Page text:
Peavy finds late trouble as Red Sox fall in Toronto

Peavy finds late trouble as Red Sox fall in Toronto

Peavy finds late trouble as Red Sox fall in Toronto

TORONTO -- When you have an offensive attack that produces 11 hits, you shouldn't be involved in a pitchers' duel. But that's exactly what happened to the Red Sox on Thursday night at Rogers Centre, as missed opportunities with runners on base proved to be costly in a 2-1 loss to the Blue Jays.

Jake Peavy tried his best to carry Boston on getaway night of this 10-game, three-city road trip. Over six-plus innings, the righty gave up five hits and two runs, walking none and striking out four.

The Boston bats, however, went 2-for-11 with runners in scoring position and left 12 on base.

"Tonight the story is left on base," said Red Sox manager John Farrell. "We created a number opportunities. I thought we had a very good approach against [Mark] Buehrle to build on those opportunities, and then he made a number of quality pitches with men in scoring position. That two-out base hit or base hit with men on base was elusive again tonight. I thought Jake threw the ball well."

It was a fitting end to a frustrating 4-6 road trip. The Red Sox, who have lost four of their last five, head home for a three-game rivalry series against the Yankees leading Tampa Bay by two games in the American League East.

"We feel good about ourselves," said Dustin Pedroia. "We're in first place. This is a confident team. Forget about this one and get ready for tomorrow. Try to get some sleep and get out there and play."

Peavy had a 1-0 lead on Thursday night and took a two-hitter into the seventh.

But everything seemed to change as the bottom of the seventh began, when Jose Bautista hit a hard grounder that went off the glove of third baseman Will Middlebrooks. It was originally ruled an error, but later changed to a hit.

"Well, it's a hard-hit ball right at him," Farrell said. "That started that seventh inning. Typically that's a play that should be made. Unfortunately, it wasn't."

Middlebrooks will take his chances with that same play next time.

"It's a hard-hit ball," Middlebrooks said. "I'd like to think I'd make that play most of the time. No excuse. The ball is hit hard and it's within glove length, quick off the carpet. I've got to make that play for Peav. Like I said, especially off the carpet here, it's really quick. He hit it on the screws, too. It hit my glove, and I feel like if the ball hits my glove, I should make a play."

Edwin Encarnacion followed with a single to center. Brett Lawrie's lined single up the middle brought home Bautista to tie the game. That was all for Peavy.

"Just a bad pitch up to Lawrie," said Peavy. "Got to execute better there with him. I know he's been hot, and just like I said, I take full responsibility. It was the wrong pitch to throw, and even at that, it wasn't executed well. They made the most of that inning."

On came lefty Crag Breslow, and he gave up a go-ahead sacrifice fly to deep center by pinch-hitter Mark DeRosa.

In the top of the sixth, the Sox had a golden opportunity to increase their lead when singles by Stephen Drew and Ryan Lavarnway put runners at the corners with nobody out. Buehrle buckled down at that point, striking out Daniel Nava and Middlebrooks, and getting Jacoby Ellsbury on a grounder to third.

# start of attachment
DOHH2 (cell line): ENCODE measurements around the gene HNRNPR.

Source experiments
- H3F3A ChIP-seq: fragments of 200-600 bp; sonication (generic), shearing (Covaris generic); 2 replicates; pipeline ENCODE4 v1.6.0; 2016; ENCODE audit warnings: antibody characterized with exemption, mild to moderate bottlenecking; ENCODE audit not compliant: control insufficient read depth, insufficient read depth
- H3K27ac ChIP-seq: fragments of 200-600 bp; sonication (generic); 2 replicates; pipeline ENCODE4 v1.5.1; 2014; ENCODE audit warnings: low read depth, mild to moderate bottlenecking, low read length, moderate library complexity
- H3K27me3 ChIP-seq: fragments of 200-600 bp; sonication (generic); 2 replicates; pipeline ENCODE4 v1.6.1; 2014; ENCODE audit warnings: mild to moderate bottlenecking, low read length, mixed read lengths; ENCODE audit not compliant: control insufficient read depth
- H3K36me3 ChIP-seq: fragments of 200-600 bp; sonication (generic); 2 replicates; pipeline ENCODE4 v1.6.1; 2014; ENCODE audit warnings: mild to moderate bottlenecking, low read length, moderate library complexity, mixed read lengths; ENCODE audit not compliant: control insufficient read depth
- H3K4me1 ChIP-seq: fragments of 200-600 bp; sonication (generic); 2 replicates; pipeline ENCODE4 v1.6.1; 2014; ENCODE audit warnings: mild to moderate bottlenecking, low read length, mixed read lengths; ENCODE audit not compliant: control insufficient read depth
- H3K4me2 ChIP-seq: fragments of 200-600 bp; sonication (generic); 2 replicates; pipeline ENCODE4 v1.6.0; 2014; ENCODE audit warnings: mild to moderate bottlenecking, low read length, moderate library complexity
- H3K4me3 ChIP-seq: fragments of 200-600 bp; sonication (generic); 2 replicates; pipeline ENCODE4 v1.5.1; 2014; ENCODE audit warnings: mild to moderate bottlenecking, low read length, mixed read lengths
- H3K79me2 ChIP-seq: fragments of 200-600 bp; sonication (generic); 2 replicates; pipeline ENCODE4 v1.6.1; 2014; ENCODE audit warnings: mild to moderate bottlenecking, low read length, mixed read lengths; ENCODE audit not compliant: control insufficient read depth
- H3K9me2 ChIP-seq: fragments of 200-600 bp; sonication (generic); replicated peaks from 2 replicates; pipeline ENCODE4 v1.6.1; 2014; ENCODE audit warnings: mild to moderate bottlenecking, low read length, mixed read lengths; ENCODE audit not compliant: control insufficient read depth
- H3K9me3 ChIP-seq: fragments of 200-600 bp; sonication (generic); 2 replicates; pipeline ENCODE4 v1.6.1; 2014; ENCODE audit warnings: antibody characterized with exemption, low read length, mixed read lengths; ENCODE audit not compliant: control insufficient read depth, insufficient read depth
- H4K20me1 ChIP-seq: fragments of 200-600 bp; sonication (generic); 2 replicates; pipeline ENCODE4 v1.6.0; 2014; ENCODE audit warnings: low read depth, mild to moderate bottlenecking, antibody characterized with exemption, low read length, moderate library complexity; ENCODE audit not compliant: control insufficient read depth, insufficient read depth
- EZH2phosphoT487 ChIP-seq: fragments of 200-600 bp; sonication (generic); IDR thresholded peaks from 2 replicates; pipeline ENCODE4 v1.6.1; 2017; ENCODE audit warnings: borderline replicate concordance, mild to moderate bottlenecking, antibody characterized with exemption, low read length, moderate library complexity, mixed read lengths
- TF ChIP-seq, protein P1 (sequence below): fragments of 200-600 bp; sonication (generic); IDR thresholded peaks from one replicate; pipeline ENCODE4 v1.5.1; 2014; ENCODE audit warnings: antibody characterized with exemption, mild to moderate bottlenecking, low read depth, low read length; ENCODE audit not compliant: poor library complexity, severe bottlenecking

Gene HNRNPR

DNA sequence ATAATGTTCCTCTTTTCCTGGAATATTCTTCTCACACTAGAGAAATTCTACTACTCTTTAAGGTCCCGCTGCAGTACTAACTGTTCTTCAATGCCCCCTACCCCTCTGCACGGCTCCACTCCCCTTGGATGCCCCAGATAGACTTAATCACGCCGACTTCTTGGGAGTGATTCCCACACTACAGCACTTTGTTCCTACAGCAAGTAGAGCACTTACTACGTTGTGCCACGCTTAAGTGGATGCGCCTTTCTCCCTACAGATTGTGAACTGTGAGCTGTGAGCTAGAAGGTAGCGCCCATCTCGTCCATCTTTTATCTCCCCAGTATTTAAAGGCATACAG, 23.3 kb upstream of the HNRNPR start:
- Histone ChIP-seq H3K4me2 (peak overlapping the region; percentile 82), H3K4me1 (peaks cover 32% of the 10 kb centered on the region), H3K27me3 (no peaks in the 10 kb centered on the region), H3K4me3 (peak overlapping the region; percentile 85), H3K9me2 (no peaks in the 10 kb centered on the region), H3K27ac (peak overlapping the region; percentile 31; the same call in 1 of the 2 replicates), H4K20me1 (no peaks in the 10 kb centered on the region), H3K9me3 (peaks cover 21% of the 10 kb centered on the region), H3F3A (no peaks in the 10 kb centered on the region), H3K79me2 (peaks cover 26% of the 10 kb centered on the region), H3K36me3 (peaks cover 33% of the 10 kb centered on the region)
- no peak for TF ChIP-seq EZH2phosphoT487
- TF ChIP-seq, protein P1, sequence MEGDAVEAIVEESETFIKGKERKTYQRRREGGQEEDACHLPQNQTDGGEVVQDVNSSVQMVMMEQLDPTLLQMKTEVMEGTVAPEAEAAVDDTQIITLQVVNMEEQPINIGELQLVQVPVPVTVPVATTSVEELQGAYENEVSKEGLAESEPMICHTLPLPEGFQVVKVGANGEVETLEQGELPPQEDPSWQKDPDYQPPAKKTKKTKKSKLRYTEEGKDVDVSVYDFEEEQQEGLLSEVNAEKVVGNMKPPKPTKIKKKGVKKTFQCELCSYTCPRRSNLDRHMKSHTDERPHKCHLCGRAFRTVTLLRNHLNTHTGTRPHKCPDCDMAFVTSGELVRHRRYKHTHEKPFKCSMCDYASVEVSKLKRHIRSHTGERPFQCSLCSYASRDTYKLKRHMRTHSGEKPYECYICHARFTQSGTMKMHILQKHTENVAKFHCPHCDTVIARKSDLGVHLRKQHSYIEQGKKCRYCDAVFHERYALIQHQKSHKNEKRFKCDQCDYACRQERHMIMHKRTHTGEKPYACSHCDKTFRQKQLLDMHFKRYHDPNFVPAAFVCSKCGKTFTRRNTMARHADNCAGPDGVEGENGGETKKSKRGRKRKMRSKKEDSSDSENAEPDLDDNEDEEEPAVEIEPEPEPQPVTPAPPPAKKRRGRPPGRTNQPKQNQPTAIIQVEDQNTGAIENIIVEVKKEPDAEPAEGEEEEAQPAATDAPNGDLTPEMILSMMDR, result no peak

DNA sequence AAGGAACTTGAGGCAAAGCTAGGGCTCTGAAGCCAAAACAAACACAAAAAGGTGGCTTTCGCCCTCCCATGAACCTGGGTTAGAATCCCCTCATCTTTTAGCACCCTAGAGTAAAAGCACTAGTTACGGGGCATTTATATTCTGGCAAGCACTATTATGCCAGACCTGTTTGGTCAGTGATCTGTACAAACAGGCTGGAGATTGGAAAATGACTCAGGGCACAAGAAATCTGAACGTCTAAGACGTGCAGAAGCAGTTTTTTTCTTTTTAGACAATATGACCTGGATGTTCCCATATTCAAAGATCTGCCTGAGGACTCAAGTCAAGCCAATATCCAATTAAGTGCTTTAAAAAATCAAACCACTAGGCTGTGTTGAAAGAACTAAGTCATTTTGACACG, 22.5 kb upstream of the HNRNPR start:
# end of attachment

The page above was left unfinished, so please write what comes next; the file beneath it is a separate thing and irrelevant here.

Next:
"That's typical Mark Buehrle, " said Peavy about his former White Sox teammate. "You know what you're going to get, he's going to battle. Go seven, give up 10 hits. Not a whole lot of people can do it that way. Leave 10 guys out there over seven innings. He's a competitor and he made some pitches when he had to. He's going to battle and give you a chance to win. It's just tough coming out on the losing end."

There was another chance for Boston in the eighth, as Daniel Nava (double) and Middlebrooks (walk) started a two-out rally. But Darren Oliver, the crafty veteran, struck out Ellsbury on a pitch in the dirt.

"Yeah, we had a ton of opportunities to score and we just couldn't get that one big hit," said Pedroia. "That's basically it. The pitching staff did a great job. We have to swing the bats better with guys on, things like that."

Perhaps the tone of utter frustration was set early for the Red Sox, as Pedroia was thrown out the plate by Kevin Pillar in the top of the first, trying to score on a single to left by Jonny Gomes.

Pedroia, fooled by catcher J.P. Arencibia's positioning, never slid.

"Just weird," Pedroia said. "J.P. didn't move, so I was trying to let the ball hit me. Usually when you slide, you go on the other side. He stayed on that side, so I thought the ball was tailing, and it never hit me and he didn't move, so I didn't know what to do. It was kind of an awkward deal. I don't know. I should have tried to slide or go through him or do something."

When the Red Sox broke the scoreless stalemate between Peavy and Buehrle, it was on a fielder's choice grounder by Ellsbury that drove Nava in from third in the top of the fourth. If Munenori Kawasaki had made a slightly better feed to shortstop Jose Reyes, there's a chance it could have been an inning-ending double play. Middlebrooks also deserved credit for a hard takeout slide into second.

The Red Sox had 10 hits through the first seven innings, but had just the 1-0 lead to show for it.

Almost predictably, it wasn't enough.

"How Buehrle was throwing, when you get that opportunity, you need to take advantage of it," Middlebrooks said. "It's always tough to leave those guys out there, especially more than once."

Ian Browne is a reporter for Read his blog, Brownie Points, and follow him on Twitter @IanMBrowne. This story was not subject to the approval of Major League Baseball or its clubs.